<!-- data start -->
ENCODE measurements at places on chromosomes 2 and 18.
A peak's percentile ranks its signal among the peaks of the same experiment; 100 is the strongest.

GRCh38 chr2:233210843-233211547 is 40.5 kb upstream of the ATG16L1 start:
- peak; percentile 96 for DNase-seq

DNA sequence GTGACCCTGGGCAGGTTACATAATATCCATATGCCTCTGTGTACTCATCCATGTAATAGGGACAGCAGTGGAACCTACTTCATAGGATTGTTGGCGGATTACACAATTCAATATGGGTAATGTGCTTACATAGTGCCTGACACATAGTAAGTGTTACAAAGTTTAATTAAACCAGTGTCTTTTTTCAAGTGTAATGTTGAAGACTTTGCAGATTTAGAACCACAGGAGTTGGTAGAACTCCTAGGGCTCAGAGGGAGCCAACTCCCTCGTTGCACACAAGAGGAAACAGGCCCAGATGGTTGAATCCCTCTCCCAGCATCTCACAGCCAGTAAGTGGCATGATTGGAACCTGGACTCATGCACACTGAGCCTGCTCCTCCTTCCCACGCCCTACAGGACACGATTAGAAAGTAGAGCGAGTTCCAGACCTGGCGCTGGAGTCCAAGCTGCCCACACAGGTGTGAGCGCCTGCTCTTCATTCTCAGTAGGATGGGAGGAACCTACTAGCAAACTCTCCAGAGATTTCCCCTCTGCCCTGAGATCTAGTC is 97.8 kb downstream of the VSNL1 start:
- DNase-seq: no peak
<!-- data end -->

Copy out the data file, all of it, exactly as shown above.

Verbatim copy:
ENCODE measurements at places on chromosomes 2 and 18.
A peak's percentile ranks its signal among the peaks of the same experiment; 100 is the strongest.

GRCh38 chr2:233210843-233211547 is 40.5 kb upstream of the ATG16L1 start:
- peak; percentile 96 for DNase-seq

DNA sequence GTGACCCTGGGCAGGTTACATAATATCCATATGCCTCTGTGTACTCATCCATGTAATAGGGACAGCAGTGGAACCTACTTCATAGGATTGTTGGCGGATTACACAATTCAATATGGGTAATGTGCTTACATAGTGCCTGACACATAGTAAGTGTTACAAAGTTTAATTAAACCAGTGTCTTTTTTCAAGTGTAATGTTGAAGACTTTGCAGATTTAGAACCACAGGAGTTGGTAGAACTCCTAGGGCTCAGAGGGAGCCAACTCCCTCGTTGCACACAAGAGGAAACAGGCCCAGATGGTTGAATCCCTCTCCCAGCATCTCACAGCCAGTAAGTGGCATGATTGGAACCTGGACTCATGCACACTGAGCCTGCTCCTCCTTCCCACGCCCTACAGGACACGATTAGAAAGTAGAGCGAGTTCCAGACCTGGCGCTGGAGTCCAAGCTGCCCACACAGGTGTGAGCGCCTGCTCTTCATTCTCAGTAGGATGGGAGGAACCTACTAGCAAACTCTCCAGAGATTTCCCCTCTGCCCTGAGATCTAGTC is 97.8 kb downstream of the VSNL1 start:
- DNase-seq: no peak